Keep in mind that some, if not many, of those seeing your tweets in Nearby will have no previous exposure to your business. This will require you to take a dual approach to your tweeting moving forward: catering to those who already follow you and know your business but may not be close by, as well as introducing your business to those with no prior knowledge but who are close by and able to visit and try you out.

To accommodate this, in a typical day, a local ice cream store might target its current followers by tweeting about its new flavors and later target those using Nearby by tweeting about a free ice cream for new customers who sign up for its loyalty program within the next few hours. (Businesses can target tweets down to specific ZIP codes on Twitter’s desktop version, but it’s unclear whether those tweets will appear in Nearby).

5. Get Started Now

Twitter is one of the most popular social networks globally and home to approximately 4.5 million small business accounts. As the network becomes increasingly mobile — 76% of Twitter users access the social network via their mobile device — it’s imperative for local businesses like yours to act as early adopters of its new offerings and experiment with ways to boost visibility on the site.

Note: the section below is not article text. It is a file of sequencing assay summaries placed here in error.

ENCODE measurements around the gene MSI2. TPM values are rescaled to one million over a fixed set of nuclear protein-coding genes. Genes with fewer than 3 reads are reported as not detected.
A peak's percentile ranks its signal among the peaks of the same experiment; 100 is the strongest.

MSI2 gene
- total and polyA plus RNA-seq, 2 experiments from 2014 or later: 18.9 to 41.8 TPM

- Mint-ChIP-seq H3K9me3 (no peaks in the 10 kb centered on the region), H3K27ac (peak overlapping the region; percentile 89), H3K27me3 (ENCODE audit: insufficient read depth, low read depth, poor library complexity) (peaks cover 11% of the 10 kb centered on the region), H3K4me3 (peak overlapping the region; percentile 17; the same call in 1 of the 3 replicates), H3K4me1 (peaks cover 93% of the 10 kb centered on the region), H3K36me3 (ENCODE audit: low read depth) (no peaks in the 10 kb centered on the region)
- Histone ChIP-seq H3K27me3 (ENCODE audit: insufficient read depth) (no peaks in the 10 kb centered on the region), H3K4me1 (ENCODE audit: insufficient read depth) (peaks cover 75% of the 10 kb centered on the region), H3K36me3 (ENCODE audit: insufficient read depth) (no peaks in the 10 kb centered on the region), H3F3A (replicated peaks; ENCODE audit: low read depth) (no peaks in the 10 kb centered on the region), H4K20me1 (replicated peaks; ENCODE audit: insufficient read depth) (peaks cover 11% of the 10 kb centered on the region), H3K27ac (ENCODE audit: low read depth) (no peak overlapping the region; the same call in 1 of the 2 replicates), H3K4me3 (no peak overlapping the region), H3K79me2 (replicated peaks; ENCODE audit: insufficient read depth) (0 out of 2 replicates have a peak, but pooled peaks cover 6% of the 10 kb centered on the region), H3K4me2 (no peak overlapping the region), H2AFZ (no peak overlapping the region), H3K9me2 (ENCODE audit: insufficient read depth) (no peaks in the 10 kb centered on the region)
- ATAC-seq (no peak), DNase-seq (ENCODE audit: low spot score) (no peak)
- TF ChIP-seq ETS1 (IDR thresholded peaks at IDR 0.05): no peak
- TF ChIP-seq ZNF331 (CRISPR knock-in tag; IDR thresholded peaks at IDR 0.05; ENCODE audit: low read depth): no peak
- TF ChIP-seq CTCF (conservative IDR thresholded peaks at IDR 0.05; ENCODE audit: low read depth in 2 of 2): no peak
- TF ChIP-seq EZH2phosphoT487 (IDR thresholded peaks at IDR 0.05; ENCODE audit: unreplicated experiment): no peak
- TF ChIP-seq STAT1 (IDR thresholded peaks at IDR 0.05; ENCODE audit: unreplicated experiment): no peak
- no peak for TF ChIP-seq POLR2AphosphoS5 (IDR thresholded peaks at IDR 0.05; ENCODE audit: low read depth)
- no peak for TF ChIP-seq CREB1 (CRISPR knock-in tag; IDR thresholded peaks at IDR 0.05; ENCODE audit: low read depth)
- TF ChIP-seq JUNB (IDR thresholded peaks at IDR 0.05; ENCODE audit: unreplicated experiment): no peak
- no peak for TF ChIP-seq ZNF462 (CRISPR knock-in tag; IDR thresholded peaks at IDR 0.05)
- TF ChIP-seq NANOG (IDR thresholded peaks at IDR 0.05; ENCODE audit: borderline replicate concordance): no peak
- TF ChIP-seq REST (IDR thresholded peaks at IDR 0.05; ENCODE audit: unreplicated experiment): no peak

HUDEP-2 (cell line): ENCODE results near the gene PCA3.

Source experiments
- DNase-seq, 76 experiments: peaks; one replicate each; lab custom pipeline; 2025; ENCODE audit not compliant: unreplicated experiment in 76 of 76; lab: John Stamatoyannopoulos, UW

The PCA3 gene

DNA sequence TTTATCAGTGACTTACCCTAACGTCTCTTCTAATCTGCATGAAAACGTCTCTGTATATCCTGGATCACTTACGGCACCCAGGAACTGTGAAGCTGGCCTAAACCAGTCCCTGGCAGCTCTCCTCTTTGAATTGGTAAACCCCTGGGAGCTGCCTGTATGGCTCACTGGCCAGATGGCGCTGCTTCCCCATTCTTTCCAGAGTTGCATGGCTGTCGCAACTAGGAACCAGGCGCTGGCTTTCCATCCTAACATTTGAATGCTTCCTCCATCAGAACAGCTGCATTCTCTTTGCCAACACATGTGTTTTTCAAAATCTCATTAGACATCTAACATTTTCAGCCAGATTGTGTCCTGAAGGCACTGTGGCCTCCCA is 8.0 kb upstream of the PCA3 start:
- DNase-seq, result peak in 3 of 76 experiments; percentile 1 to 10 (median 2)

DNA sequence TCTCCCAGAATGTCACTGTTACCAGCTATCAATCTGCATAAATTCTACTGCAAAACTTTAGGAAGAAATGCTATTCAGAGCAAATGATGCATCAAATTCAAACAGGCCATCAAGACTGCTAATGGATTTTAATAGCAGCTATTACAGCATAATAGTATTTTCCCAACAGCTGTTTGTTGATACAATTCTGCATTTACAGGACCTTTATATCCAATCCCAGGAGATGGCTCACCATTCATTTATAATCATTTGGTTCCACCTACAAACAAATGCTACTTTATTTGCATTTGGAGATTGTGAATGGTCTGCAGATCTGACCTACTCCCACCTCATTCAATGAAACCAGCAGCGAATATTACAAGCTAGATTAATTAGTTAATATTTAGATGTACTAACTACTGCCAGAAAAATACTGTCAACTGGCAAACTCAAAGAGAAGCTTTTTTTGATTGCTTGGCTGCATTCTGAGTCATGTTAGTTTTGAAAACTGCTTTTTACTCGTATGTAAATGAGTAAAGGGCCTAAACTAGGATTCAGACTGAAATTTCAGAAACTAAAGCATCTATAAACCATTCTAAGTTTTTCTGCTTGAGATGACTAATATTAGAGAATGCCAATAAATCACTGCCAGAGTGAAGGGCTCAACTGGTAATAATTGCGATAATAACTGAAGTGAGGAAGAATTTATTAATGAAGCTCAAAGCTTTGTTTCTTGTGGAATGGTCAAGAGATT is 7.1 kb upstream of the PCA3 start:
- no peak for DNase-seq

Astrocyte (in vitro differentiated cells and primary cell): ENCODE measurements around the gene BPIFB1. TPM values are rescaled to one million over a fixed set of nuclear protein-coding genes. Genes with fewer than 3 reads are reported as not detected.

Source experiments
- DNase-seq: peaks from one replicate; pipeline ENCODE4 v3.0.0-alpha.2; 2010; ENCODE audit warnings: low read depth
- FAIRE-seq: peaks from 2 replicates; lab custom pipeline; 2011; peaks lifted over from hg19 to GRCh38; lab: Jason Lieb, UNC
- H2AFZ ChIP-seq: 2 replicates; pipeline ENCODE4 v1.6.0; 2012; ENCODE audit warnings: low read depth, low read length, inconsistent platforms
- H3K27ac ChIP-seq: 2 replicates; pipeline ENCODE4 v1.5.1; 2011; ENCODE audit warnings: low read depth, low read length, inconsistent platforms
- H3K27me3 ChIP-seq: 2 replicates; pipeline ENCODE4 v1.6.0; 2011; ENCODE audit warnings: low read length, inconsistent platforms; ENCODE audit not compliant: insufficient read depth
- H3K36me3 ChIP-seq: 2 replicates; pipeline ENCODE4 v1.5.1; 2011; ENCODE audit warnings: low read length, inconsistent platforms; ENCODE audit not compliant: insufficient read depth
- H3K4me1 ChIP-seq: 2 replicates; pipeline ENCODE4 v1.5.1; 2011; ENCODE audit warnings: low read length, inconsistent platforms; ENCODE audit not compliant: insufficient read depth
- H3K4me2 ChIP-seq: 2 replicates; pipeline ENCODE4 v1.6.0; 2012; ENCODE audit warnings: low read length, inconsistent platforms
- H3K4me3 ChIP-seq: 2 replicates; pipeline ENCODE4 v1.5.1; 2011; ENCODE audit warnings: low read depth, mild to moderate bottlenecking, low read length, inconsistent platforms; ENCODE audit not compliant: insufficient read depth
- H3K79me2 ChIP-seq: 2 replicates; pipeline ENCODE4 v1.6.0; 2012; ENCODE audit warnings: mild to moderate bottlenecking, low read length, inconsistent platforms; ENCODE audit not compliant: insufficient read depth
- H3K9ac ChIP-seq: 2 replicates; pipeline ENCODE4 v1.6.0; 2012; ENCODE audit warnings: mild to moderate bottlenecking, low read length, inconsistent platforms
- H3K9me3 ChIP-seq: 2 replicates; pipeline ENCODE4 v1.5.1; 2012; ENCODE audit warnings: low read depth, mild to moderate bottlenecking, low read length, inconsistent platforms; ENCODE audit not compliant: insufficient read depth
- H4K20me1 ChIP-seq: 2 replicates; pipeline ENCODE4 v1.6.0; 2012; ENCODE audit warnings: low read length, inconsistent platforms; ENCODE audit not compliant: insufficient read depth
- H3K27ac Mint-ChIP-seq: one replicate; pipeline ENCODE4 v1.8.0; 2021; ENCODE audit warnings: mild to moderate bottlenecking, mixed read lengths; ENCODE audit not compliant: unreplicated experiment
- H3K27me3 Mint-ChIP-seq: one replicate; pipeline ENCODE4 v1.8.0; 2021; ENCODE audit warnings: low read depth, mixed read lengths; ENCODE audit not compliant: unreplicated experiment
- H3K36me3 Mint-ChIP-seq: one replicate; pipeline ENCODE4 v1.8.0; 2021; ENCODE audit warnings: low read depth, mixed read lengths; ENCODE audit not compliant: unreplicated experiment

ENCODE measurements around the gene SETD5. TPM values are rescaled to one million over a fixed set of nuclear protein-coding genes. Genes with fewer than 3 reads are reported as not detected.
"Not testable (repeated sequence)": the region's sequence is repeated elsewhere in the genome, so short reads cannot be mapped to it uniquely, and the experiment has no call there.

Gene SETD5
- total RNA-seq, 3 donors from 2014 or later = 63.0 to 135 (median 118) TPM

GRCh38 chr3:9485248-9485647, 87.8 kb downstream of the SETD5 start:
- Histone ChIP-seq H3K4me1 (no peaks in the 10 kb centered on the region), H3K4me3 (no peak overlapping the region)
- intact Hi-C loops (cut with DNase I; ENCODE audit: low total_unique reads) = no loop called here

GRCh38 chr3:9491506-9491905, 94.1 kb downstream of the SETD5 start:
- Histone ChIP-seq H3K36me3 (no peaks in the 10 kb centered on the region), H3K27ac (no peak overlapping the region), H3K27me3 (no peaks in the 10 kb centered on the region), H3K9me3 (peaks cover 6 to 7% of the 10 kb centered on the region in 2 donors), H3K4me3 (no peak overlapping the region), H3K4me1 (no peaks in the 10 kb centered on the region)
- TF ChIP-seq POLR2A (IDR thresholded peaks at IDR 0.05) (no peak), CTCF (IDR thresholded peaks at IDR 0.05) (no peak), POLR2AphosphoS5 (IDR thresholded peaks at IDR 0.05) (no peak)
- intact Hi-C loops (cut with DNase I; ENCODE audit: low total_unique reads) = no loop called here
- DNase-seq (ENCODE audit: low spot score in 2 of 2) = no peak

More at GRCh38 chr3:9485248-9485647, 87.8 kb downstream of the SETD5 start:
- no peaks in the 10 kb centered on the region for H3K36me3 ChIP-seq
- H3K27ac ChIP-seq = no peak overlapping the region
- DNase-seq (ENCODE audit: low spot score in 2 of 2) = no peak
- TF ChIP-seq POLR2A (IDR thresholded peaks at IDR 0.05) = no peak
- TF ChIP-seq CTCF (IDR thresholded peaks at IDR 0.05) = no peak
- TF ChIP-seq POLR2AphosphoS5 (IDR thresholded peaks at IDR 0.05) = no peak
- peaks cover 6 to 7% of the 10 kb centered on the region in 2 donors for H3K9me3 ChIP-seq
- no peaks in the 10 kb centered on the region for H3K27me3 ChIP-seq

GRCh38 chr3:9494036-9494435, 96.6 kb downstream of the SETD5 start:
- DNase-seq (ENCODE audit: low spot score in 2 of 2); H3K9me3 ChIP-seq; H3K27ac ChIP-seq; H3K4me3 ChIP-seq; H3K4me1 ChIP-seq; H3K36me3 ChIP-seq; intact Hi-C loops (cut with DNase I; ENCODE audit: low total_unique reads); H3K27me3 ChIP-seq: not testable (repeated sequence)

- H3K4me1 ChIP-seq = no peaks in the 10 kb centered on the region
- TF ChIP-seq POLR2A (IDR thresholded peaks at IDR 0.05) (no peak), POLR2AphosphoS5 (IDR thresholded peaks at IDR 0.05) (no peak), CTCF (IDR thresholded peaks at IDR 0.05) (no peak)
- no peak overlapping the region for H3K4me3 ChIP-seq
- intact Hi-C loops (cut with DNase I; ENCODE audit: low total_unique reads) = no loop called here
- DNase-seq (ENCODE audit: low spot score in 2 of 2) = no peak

Twitter’s current self-service advertising platform enables small businesses to build their Twitter presence by paying for promoted channels and tweets that target specific age groups and genders, interests and keywords, etc. However, none of its offerings so far have the level of local impact and opportunity as Nearby. Take the chance now to stay ahead of Twitter’s next step by familiarizing yourself with Nearby and what it currently has to offer.

Opinions expressed in the article are those of the guest author and not necessarily Marketing Land.

Related Topics: Channel: Social Media Marketing | Social Media Marketing | Social Media Marketing Column | Twitter


About The Author: is the Local Search Association’s vice president of Public Policy. He blogs about the industry on the Local Search Insider blog.